Inside the old V2 building I am greeted by the jolly PIAS receptionist. The hand-carved-by-slaves V2-logo reception is still there, as is the inexplicable enormous Cuban artwork over the bar area, but the atmosphere, with emphasis on the third syllable, is gone; the building seems to have gained a joie de vivre that was missing by the time we limped out last year. It feels weird to be back, especially as I'm the one waiting in reception; I almost expect to see my old self sneaking out of the side door in its false beard trying to avoid a meeting with me. My host, Ian, comes down to greet me and we make small-to-medium talk as we skip up the gantry steps to what was the old marketing department. Blimey, they've kept the old rollerblinds covered in rock icons (Hendrix, Jagger, Strummer, etc - I always wondered idly in meetings how they would have looked if they'd stuck to a strictly V2 palette - Isabelle Campbell, Mark Lanegan, Alan from the Rakes, Lethal Bizzle - surely that would have been cooler, wouldn't it?).

As we walk past the old chairman's suite (now split into two more conservatively proportioned offices) I want to ask where we're going. Surely not! Is this a joke? He's not taking me back to the old V2 A&R department is he?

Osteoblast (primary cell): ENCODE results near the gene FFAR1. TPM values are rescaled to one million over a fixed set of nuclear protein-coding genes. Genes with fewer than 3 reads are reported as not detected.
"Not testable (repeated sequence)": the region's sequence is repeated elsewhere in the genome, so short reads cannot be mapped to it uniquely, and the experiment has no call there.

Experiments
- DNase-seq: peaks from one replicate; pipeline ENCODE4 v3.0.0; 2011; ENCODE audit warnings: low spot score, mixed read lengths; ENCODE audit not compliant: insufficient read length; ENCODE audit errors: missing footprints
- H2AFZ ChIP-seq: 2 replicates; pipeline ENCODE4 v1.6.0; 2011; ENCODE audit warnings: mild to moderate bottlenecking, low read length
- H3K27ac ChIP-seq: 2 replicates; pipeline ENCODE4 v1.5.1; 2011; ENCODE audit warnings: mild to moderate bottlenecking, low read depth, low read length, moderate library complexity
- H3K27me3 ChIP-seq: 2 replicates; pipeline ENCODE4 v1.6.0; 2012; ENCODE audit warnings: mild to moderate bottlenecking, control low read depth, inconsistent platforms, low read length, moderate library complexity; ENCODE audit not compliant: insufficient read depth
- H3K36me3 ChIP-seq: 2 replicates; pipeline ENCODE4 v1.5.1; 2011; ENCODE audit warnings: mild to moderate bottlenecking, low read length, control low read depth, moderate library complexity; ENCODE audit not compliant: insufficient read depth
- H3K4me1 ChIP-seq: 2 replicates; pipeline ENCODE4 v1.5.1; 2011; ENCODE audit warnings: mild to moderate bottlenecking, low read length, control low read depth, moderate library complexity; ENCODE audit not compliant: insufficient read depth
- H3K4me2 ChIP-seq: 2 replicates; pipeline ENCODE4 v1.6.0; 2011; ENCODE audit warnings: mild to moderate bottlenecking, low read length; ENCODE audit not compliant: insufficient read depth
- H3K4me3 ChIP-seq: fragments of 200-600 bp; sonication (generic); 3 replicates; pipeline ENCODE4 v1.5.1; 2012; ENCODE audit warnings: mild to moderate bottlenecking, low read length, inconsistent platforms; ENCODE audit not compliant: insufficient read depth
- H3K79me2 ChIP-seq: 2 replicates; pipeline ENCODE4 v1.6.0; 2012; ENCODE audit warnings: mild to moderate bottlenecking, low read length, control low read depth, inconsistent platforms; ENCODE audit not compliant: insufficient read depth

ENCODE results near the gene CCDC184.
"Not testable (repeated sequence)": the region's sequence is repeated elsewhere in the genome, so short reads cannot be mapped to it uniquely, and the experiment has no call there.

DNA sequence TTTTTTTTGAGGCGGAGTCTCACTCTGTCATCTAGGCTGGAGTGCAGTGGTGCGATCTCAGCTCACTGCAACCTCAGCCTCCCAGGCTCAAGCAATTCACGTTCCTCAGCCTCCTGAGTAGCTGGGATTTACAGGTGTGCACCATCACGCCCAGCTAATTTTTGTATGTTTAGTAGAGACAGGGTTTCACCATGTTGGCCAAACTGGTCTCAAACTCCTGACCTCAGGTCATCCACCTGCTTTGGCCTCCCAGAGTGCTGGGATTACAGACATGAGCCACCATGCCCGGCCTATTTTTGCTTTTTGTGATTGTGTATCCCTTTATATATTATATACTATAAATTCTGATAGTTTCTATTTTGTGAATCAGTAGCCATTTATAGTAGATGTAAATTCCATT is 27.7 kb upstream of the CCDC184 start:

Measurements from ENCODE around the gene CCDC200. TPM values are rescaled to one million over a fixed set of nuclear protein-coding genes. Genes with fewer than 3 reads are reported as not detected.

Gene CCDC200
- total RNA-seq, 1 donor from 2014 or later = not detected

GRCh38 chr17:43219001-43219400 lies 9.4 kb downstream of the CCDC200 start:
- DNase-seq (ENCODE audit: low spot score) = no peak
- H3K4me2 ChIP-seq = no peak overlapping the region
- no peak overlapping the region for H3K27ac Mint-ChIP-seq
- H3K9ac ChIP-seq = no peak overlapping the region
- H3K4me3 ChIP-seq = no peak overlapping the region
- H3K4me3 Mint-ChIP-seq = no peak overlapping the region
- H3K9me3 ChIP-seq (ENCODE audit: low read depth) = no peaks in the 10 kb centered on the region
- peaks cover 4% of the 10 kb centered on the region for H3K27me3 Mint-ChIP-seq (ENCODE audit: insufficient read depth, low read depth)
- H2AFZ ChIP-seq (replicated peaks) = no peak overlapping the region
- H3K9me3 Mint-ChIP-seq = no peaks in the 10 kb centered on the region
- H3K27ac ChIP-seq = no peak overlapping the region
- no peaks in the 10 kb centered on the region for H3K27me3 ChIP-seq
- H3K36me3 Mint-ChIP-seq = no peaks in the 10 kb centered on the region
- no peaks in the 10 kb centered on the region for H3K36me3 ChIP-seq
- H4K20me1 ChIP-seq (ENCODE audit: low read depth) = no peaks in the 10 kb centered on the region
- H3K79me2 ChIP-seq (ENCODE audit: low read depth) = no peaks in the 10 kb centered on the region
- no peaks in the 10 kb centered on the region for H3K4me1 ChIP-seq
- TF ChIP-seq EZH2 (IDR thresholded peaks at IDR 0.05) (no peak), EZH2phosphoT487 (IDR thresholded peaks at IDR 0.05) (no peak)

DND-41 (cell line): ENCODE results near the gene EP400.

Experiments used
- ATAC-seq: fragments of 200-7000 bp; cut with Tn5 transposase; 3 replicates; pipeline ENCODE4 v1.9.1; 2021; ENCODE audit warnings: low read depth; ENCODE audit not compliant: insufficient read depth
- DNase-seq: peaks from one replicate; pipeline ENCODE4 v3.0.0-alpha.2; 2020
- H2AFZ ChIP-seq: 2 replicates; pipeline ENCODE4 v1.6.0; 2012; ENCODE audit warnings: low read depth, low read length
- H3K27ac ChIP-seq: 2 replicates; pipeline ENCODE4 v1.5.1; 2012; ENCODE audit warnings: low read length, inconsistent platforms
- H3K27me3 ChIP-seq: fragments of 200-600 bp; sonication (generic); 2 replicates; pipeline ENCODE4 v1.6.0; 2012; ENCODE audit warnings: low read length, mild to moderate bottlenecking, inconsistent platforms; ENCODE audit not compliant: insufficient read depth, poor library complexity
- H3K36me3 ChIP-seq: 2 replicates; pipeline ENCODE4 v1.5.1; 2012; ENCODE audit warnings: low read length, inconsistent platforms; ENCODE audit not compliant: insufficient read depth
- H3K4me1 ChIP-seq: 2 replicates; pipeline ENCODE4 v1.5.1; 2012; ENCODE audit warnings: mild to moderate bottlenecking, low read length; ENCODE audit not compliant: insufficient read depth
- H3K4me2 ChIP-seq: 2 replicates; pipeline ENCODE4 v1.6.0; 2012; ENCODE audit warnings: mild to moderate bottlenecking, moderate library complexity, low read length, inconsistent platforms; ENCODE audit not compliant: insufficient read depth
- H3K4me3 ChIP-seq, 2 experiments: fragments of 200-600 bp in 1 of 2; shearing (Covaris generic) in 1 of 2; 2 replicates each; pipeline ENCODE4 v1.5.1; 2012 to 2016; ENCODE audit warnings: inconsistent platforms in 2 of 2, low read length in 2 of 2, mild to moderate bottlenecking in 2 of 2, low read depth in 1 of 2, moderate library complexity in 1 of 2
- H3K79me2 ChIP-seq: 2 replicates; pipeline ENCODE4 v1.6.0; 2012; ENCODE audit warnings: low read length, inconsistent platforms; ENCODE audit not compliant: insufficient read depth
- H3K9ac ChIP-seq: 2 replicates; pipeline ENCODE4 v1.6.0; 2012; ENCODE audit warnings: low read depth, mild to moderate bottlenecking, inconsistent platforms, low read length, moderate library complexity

"And here's my office..." says Ian, ushering me into a room I am all too familiar with. "Nooooooo!" I feel like Charlton Heston's character at the end of Planet of The Apes. Yes, Ian has inherited my old office - what are the chances? etc. We spend the first five minutes, just laughing and comparing notes on the room. He has a framed Peter Tosh poster waiting to be hung, probably in the space where I my Clash poster was - plus ca change. On the felt pin board, is no oversized band T-shirt but a small Fred Perry sticker I had stuck up on the day I bought my current favourite shirt. I comment on it and we realise we are both wearing Fred Perrys.
"Hey let me ask you one thing, though, Ben - did you ever feel a strange vibration in here?"
"Me too - it's weird isn't it? Where's it coming from?"
"No one could get to the bottom of it at V2 - Facilities just said it was the AC"
"But it's there even when the AC's not on"
"And sometimes not at all - then it comes back..."
"Your whole keyboard vibrates when you're typing."
"What can I say, I've been there..."

And so on. We did actually have a proper meeting after all the room-bonding, it transpired that there was not much for my bolt-on A&R company but possibly potential things for the Scottish band at a later date. A partial result then, if you're a glass-half-full man. Which, of course I'm not. But you know what was strangest about the meeting in my ex-office? - It felt amazing to be back but on the other side of the desk! Absolute tantamount proof of what I was saying in the last blog - to be able to walk out of that building, after a smile, a handshake and a 'see you soon'. Away from the strange inexplicable vibration, back into the world of badges, stickers and booking hotels. Single launch party tomorrow in Glasgow, I'll keep you posted how we do...

No comments:

Post a Comment